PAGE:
struct my_data {
    const char *name;
    int address;
    int *types;
    int number_of_types;

Then you could represent an instance of struct my_data like this:

NAME_LEN : 4 bytes
ADDRESS : 4 bytes
TYPES_LEN : 4 bytes
TYPES : TYPES_LEN * 4 bytes

NAME_LEN would be obtained from strlen(msg->name), and TYPES_LEN would obtain its value from msg->number_of_types. When you send the message, it would be preceded by the total length of the message above.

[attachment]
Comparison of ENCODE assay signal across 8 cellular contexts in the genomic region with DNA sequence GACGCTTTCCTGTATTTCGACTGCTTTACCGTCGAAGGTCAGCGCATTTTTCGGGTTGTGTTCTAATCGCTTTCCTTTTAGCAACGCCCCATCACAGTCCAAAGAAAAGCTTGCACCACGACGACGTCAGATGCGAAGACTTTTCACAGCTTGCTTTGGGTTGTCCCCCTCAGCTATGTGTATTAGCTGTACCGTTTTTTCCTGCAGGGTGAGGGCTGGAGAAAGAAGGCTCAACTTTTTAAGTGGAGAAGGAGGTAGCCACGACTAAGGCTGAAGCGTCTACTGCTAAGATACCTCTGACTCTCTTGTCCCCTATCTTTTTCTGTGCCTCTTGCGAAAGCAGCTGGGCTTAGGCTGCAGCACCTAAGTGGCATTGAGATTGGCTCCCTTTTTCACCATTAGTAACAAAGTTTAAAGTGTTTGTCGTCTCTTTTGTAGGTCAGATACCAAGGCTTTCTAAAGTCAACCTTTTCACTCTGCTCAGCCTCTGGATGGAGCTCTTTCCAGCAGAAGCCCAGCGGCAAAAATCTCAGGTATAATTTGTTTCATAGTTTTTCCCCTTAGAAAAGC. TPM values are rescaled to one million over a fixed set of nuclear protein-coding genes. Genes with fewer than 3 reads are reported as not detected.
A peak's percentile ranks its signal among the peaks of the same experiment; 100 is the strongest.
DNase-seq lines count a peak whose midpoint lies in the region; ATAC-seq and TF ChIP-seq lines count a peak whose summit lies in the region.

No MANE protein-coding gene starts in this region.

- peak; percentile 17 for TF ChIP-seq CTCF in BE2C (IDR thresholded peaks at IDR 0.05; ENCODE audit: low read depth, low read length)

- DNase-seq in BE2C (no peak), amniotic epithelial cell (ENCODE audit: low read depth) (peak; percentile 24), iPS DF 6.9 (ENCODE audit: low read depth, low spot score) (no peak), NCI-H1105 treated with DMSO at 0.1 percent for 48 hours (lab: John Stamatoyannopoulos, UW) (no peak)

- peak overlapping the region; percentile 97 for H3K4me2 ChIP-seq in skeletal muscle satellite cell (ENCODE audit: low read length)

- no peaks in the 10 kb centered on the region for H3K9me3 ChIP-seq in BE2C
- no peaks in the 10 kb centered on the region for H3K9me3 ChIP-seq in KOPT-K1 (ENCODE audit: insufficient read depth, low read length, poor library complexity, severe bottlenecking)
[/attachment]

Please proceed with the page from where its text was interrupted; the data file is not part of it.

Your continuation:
We have been using 32 bit quantities to represent the length, which is likely sufficient for your purposes. When transmitting a number over a socket, the sender and receiver has to agree on the byte order of the number. That is, whether the number 1 is represented as or as This can typically be handled using network byte ordering, which uses the former. The socket header files provides the macro htonl which converts a 32 bit value from the host's native byte order to network byte order. This is used when storing a value in, say NAME_LEN. The receiver would use the corresponding macro ntohl to restore the transmitted value back to a representation used by the host. The macros could of course be no-ops if the hosts native byte ordering matches network byte order already. Using these macros is of particular importance when sending and receiving data in a heterogeneous environment, since the sender and receiver may have different host byte orderings.